We have listed the signs that are required for On-Premise Licensed Establishments to post below, however, if you are hoping to receive an in-depth training on TABC Texas Alcohol Serving and Selling Laws, or if you need to receive a TABC Certificate in order to work as an alcohol server, we recommend signing up for a TABC Approved Alcohol Server Training Certificate Course.
If you serve or sell alcohol in Texas State and check IDs on a regular basis, there is a good chance you will come across a fake ID every so often. One of the best ways to spot a fake ID is to be aware of Texas’s Driver’s License security features, which you can learn more about below!
If you’d like to receive a comprehensive training on TABC Texas Alcohol Serving and Selling Laws, or if you need to receive a TABC Certification for your job, we recommend signing up for a TABC Certification Course.
Now back to those security features!
In Texas State there are currently two styles of 21+ Driver’s Licenses floating around. One was issued before April 2009, and the other was issued after April 2009. The security features on these IDs vary, so we covered both styles below!
Texas Driver’s License Security Features
Licenses Issued Before April 2009
Front of Card Security Features:
• The license number is 8 digits long and is printed in black
• The license holder’s signature overlaps their photo
• There is a two-color bar in the header
• Texas’s capital is printed in the center of the card
Back of Card Security Features:
One of the most important responsibilities of any alcohol server in Texas State is to ensure that minors (those who are under 21 years of age) are not served alcohol. This is to protect yourself and the establishment you work at from liability and to promote public safety.
One way the TABC ensures that liquor licensed establishments are following this law is to conduct Minor Sting Operations, and it is in your best interest as a server, liquor license holder, or a manager, to pass any sting operation that happens at your establishment!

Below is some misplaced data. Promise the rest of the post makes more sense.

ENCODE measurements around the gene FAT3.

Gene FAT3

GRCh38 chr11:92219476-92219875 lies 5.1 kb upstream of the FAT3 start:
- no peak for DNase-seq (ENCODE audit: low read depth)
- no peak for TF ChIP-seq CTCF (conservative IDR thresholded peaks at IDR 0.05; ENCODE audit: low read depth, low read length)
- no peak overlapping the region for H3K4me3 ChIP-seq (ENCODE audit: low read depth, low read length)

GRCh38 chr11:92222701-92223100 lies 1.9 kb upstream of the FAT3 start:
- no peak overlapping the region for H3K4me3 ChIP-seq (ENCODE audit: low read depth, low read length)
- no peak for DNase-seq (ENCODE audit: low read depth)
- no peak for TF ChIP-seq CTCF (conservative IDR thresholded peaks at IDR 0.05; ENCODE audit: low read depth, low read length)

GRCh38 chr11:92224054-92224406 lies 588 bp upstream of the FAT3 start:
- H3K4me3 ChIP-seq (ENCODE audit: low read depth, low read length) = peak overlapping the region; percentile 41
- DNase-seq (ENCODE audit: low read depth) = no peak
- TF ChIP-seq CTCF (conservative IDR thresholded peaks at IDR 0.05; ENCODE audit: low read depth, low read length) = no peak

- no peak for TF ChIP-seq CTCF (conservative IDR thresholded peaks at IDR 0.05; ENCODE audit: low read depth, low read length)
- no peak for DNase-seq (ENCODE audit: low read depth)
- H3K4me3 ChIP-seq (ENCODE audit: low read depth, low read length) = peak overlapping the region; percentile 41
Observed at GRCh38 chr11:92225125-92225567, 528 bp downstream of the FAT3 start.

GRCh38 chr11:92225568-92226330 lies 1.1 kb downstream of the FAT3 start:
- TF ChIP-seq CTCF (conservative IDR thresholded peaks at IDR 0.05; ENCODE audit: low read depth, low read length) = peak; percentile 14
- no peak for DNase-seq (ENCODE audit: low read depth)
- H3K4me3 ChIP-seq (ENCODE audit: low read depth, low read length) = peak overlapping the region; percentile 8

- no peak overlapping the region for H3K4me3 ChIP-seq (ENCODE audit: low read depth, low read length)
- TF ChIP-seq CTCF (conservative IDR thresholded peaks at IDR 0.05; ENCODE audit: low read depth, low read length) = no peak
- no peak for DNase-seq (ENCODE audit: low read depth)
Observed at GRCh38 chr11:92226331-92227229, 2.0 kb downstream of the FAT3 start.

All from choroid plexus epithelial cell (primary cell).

If you would like to receive an in-depth training on TABC Texas Alcohol Serving and Selling Laws, or if you need to receive a TABC Certificate in order to work as an alcohol server, we recommend signing up for a TABC Alcohol Server Training Course to ensure you are properly educated!
If you sell or serve alcohol as one of your job duties in Texas State, you are likely going to find yourself in a situation where you will be required to cut someone off who has had a little too much to drink at one point or another.
We know this is not ideal, and the process can be a little uncomfortable if you don’t have much experience, so we put together some helpful strategies for you to use whenever you need to cut someone off in the future. Our goal here is to help you feel more confident in your ability to intervene when a customer has gone past their limit!
There are three keys to customer intervention you can use when cutting off a customer:
- Be quick
- Be clear & firm
- Be consistent
In Texas State it is illegal to sell or serve alcohol to someone who is intoxicated, and observing customers for signs of intoxication is a server’s best course of action for preventing alcohol from being served or sold to an intoxicated customer.
Let’s review some Keys to Customer Observation for preventing alcohol sales and service to intoxicated individuals below!
Keys to Customer Observation for Alcohol Servers
- First thing’s first, always pay attention to how your customers look!
- Are their eyes red and watery?
- Do they look overly tired?
- Are they looking a little disheveled? (e.g. tussled hair, untied shoes, untucked shirts, etc.)
- Do they smell strongly of alcohol?
- Next, observe what your customers are doing!
- Are they struggling to keep themselves balanced when standing still?
- Has walking become a challenge for them?
- Do they slur their words when they speak?
- Are they being overly loud or excited?
- Are they taking frequent trips to the restroom?
- Then, observe how your customers are reacting to various stimuli.
- When you ask them a question, does it take them a long time to formulate an answer?
- Do they respond to your questions slowly and with great effort?
- Are they giggling or laughing at your jokes in an overly-animated way?
- Lastly, keep tabs on how much alcohol has been purchased or consumed by your customers!
- This shouldn’t be your only method for determining a customer’s level of intoxication since they will often begin drinking at home or in another establishment before frequenting yours, but counting drinks can still provide you with a general idea of where a customer may be at on the BAC scale!